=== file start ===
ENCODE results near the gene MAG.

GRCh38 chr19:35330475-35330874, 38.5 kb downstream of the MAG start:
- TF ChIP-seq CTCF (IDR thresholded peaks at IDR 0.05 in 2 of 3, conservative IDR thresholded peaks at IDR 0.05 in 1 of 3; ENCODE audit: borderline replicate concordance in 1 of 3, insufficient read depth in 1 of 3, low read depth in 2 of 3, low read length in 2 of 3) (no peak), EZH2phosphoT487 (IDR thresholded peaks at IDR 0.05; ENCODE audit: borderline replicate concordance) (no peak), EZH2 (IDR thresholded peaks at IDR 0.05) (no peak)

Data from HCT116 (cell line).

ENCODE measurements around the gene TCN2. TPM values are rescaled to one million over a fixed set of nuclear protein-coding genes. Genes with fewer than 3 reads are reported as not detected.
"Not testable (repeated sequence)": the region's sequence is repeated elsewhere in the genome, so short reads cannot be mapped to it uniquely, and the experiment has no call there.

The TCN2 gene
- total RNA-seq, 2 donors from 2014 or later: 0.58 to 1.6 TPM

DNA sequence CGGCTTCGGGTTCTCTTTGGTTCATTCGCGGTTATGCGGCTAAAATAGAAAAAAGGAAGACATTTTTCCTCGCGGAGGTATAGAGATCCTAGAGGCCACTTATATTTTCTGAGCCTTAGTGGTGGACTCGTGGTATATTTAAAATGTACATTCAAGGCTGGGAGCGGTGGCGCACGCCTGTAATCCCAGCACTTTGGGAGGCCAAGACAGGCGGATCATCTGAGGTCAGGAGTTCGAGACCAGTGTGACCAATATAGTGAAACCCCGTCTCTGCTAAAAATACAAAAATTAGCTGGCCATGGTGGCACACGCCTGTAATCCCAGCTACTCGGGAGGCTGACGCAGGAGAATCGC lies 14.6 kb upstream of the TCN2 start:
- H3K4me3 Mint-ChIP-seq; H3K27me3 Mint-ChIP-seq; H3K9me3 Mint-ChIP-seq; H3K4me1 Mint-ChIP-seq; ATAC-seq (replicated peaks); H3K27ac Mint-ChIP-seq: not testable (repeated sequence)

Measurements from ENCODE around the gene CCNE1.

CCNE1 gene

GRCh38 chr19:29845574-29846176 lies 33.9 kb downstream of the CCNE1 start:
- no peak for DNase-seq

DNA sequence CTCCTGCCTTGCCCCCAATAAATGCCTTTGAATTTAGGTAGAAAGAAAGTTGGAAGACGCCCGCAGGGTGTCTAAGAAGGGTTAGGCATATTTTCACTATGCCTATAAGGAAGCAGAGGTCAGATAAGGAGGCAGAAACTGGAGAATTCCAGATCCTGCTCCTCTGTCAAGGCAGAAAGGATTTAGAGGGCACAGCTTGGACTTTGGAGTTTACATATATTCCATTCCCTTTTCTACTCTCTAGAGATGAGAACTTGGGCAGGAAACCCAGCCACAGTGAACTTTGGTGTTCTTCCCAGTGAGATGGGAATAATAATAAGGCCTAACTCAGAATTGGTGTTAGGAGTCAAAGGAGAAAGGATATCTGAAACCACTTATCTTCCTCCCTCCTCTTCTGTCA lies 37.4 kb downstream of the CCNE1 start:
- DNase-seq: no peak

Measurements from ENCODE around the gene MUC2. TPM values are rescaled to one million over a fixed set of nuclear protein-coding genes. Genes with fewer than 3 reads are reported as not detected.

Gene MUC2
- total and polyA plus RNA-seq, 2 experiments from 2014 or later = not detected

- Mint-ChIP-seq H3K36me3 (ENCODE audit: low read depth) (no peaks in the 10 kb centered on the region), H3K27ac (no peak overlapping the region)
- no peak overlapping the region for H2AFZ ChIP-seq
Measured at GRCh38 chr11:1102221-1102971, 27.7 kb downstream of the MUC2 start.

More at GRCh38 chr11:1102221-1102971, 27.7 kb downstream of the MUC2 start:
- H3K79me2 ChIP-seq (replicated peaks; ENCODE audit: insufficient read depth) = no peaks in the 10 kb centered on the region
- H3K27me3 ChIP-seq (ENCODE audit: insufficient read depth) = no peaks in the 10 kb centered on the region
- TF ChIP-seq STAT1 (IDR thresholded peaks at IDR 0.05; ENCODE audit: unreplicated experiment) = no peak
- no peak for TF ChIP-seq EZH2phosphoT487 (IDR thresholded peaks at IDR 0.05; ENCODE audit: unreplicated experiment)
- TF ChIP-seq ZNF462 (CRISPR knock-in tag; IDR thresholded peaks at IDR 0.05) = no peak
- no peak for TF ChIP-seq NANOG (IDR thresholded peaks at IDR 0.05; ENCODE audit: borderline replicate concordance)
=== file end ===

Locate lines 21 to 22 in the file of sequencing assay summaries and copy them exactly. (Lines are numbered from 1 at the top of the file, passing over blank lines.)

- no peak overlapping the region for H2AFZ ChIP-seq
Measured at GRCh38 chr11:1102221-1102971, 27.7 kb downstream of the MUC2 start.